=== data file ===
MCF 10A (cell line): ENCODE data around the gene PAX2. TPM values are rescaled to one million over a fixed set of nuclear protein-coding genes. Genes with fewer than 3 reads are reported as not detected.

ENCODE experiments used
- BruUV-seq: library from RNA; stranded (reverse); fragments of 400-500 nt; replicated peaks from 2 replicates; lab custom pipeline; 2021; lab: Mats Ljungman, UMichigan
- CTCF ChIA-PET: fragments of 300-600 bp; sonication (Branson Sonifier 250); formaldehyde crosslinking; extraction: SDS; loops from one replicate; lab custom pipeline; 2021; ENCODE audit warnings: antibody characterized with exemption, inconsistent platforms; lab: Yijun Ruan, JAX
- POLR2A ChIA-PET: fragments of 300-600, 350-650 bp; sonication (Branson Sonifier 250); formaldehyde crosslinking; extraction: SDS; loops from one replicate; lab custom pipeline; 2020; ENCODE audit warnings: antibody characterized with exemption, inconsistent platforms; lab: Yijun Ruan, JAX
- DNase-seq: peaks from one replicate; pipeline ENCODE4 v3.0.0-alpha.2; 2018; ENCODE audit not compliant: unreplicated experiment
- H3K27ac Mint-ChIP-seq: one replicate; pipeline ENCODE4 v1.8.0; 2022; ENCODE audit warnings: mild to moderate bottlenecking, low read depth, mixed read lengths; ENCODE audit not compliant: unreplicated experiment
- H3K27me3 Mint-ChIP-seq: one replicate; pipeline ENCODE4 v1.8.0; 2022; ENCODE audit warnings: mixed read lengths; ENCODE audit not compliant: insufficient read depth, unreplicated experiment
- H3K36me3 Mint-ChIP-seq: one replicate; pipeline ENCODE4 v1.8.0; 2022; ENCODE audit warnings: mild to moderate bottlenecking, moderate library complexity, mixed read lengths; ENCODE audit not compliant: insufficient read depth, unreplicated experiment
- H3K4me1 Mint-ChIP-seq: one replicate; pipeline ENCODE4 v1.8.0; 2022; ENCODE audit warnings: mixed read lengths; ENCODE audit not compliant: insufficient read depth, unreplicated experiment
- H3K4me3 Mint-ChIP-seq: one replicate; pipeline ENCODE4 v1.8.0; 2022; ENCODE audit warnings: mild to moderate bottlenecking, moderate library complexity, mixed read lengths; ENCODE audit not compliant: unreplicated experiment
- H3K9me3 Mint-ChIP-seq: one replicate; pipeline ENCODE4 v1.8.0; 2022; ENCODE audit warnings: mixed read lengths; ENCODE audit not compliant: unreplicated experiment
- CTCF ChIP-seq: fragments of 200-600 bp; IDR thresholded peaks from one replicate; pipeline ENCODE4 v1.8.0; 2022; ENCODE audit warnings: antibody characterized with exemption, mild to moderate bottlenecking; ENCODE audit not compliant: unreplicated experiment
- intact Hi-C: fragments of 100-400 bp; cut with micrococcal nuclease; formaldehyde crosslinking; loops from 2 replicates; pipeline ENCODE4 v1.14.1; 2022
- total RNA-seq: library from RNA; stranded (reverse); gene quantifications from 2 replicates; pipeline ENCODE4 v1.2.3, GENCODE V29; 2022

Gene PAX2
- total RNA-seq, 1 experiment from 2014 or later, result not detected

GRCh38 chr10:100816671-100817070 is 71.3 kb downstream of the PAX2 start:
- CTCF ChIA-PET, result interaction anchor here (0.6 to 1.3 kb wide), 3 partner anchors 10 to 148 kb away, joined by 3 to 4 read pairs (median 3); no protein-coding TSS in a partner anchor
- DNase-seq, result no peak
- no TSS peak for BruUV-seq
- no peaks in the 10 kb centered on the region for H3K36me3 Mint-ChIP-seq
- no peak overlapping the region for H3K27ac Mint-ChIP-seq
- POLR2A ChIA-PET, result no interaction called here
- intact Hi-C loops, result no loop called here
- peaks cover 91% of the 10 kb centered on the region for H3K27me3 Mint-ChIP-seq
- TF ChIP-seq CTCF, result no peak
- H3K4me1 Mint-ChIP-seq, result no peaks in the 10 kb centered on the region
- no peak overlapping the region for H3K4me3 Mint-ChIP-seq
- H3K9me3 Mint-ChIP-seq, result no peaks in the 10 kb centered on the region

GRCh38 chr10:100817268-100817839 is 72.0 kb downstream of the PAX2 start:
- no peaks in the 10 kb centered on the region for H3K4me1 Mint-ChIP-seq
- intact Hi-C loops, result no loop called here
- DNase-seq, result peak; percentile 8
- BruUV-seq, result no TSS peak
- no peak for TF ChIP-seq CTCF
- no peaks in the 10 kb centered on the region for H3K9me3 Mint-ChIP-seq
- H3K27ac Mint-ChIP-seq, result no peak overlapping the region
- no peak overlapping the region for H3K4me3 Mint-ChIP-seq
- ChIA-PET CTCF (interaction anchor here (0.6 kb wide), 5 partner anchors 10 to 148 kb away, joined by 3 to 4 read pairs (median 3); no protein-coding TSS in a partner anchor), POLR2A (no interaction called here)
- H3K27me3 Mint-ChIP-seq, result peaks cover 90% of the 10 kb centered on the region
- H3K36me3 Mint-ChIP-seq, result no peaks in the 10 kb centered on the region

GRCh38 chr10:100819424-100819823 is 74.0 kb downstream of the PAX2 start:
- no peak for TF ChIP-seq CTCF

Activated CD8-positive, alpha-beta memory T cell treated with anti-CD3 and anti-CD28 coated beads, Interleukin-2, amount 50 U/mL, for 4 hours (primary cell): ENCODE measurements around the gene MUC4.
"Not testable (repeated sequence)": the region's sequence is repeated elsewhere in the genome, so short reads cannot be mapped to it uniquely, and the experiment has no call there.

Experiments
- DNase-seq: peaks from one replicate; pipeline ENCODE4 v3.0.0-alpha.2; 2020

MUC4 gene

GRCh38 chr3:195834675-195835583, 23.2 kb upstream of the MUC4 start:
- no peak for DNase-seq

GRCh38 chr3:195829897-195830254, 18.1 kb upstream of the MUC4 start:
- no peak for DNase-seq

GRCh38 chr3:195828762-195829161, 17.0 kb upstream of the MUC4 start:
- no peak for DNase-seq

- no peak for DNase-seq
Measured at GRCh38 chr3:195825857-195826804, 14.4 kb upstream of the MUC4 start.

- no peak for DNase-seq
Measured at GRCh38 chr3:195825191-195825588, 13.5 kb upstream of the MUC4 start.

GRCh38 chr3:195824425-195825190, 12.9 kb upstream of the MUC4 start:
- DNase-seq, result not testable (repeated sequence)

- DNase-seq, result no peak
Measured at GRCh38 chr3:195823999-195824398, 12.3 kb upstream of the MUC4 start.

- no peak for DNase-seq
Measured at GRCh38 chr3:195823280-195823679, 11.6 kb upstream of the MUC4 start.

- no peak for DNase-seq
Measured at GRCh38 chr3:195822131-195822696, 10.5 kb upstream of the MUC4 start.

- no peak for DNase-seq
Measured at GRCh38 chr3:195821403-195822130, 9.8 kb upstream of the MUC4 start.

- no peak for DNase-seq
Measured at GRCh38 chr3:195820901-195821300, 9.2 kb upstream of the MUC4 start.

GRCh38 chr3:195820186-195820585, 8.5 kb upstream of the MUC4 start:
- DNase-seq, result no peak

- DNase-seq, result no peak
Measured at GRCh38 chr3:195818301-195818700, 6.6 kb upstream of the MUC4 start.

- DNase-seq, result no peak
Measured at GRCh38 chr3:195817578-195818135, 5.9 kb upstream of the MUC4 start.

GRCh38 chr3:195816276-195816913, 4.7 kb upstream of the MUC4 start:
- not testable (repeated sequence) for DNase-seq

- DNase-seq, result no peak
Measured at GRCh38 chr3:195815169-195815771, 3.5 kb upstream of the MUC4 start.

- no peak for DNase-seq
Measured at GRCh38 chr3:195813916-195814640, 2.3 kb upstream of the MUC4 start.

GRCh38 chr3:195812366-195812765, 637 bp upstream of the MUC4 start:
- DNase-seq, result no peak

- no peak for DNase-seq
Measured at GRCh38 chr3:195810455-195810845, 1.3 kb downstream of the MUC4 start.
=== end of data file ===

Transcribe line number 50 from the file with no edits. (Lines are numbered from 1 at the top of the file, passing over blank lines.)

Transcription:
GRCh38 chr3:195834675-195835583, 23.2 kb upstream of the MUC4 start: